Who’s afraid of a little high ISO?

I came to photography through landscapes and, as I became more enchanted with wildlife, I battled away at my wildlife photography with my landscape photographer’s attitude to ISO .. keep it as low as possible and get those lovely rich colours and great detail. Great in theory, it meant I often ended up: wishing that I could afford better, faster lenses; or wishing that I lived somewhere where there’s great light all-day, all year-round; or with blurry or soft shots because of insufficient shutter speed or not enough depth of field. Sure, sometimes it all came together and I got the shot – but, more often than not, I would get a half-decent but dark shot that when brought up in Lightroom resulted in graininess and lack of detail. Not a great success rate really and, with no guarantee of consistency, not a very professional way of going about things. But things have gotten better – and here’s how.

Greenfinch in Flight - shutter 2000; aperture  f8; ISO 3200
Greenfinch in Flight – shutter 2000; aperture f8; ISO 3200

With that old chestnut ‘the definition of madness is doing the same thing over again in the hope of a different result’ ringing in my head, I decided to take a step back and re-evaluate my whole approach. The problem was that moving animals and birds in particular require fast shutter speeds and the ‘sweet-spots’ of my Tamron 150-600 and my other long combination of Nikon 70-200 with 2x tele-converter were both at least f8. Put those two issues together and we’re looking at very high ISOs. Coming from landscapes, where, with a tripod, I could more or less just set as low an ISO as I wanted, I had tried the same approach for my wildlife shots – not as low as for landscapes but low in relative terms with ISO 800 and I was setting that ISO as fixed. So when (not if) I didn’t get the shot I was looking for, when it came out blurred or soft, I would cautiously and dejectedly up the ISO to maybe 1000 or possibly even 1250 thinking “there goes any chance of a nice quality shot!”. And, of course, I would be proved right .. but for the wrong reasons. What would happen was that by turning up by the ISO a couple of clicks, I would start to get shots without blurring but which were still quite dark. ‘But at least they are sharp’ I’d tell myself and I’d head home to try to bring up the exposure in Lightroom. Of course, when I did this, there was no detail to bring up in the shot – all that happened was that the image got noisier, I got frustrated, cursed the poor quality of my camera’s ISO, and wished all the things that I wished at the start of this post.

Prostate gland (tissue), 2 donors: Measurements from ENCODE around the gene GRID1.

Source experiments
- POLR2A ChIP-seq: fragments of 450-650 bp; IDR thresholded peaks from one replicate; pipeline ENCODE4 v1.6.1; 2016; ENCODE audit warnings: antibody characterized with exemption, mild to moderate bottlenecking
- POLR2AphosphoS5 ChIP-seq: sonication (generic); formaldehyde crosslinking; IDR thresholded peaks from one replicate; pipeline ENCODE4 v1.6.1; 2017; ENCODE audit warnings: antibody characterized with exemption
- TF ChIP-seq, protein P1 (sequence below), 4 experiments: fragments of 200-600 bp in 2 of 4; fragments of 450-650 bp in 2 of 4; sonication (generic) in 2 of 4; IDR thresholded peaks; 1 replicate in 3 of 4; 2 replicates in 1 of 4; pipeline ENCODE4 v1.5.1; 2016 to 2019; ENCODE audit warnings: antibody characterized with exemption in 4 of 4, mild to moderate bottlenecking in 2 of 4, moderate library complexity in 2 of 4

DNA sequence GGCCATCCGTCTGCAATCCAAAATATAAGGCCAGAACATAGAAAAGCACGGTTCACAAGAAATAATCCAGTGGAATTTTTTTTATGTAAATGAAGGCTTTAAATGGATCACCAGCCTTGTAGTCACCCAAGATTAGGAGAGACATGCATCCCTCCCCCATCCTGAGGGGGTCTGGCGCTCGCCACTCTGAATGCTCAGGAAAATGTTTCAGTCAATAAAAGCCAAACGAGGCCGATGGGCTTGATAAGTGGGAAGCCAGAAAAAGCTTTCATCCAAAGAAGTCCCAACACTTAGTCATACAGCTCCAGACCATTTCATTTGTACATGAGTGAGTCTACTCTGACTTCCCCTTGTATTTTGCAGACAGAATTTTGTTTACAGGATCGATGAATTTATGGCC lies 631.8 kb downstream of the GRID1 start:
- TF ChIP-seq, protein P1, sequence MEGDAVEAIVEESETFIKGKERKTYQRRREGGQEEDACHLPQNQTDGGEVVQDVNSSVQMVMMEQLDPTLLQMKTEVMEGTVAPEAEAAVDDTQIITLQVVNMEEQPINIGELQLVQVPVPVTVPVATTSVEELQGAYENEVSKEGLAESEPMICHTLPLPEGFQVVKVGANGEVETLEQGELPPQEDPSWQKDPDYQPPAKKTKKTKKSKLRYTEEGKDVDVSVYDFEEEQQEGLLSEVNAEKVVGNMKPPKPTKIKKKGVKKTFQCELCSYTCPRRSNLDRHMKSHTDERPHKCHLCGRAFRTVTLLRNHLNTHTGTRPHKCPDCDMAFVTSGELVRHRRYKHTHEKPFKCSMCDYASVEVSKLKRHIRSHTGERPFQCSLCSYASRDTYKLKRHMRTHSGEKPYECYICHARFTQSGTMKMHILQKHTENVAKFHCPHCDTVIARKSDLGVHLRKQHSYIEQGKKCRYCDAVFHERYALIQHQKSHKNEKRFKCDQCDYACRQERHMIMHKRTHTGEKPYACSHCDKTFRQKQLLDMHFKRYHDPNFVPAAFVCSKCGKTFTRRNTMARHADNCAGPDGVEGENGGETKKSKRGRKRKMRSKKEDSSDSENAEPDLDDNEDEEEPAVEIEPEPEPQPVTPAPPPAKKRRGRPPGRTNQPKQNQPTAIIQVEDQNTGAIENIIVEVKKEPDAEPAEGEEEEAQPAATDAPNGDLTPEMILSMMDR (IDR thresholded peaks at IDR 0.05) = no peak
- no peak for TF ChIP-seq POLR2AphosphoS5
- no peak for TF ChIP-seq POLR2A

So what was the solution? Well I started taking a look at other people’s shots and EXIF information and wondering what was going on. I was seeing shots at 3200 ISO and higher that looked pretty good to me. Was it my camera? Was it my knowledge of noise reduction editing? There was something I was missing.  And then it struck me as I was re-reading about ETTR (exposing to the right), something which I’ve used in landscape work and which relies on the fact that digital sensors capture much more detail in the right hand side, the bright side, of the histogram than in the shadow or left side. My shots were very dark with histograms heavily over to the left. So, of course, when I had pulled up the exposure in Lightroom, there was no extra detail to bring up in the shot .. I just hadn’t recorded it. So maybe the solution was to push the ISO right up and see what happens.

On a cloudy and windy winter’s evening, at 30 minutes before sunset (worthy test conditions), at ISO 3200, I took a shot of a seagull in the air. Checking the in-camera histogram: showing bright .. nicely pushed up towards the right hand side. I get the shot home into Lightroom. The bird is sharp, the colours are all there and this time, we’re exposed to the right and I am pulling the blacks exposure slider down. Yes the initial image is grainy but as I make my adjustments I’m adding no new noise into the photo. A bit of noise reduction now and I can even apply a little sharpening and there’s a shot – one that I’m quite happy with. I was soon experimenting with with shutter speeds of 2000 and apertures of f8 on Greenfinches at my winter birdfeeder and at 3200 even 4000+ ISO I as getting shots like the one above.

So there it was – after all this time fearing ISO, I had embraced it and the results were a happy surprise to me. Of course, once I came to this realisation, it didn’t take long for me to recall that camera feature that I had discarded as pointless way back as a landscape photographer: Auto-ISO. On the odd occasion that I had slipped the camera into this mode, I had been bewildered as to why you’d want to let your camera set your ISO to 4000. Now I could see its benefits: what if you set the camera to Manual, set your speed to the minimum speed you require to get your subject sharp, set your aperture to whatever you want on an artistic level and then let your camera decide where your ISO should be – you’ll end up with a sharp subject in a nice depth of field and well-exposed photo. Yes, it might be grainy but you can happily accept that as a style or work with all that lovely recorded detail in Lightroom. And perhaps, if the sun should break through the cloud for a split moment, you might end up with all of those things and without any grain at all as the camera reacts to the conditions and pulls the ISO down accordingly. So that’s how I came to love auto-ISO .. I hope you didn’t take as long as I did in coming to this realisation!

Next time I think I’ll continue this train of development and fill you in on the rest of my camera settings for wildlife photography and in particular on assigning exposure lock and auto-focusing to custom buttons. Until then happy snappers.

Bob Golden

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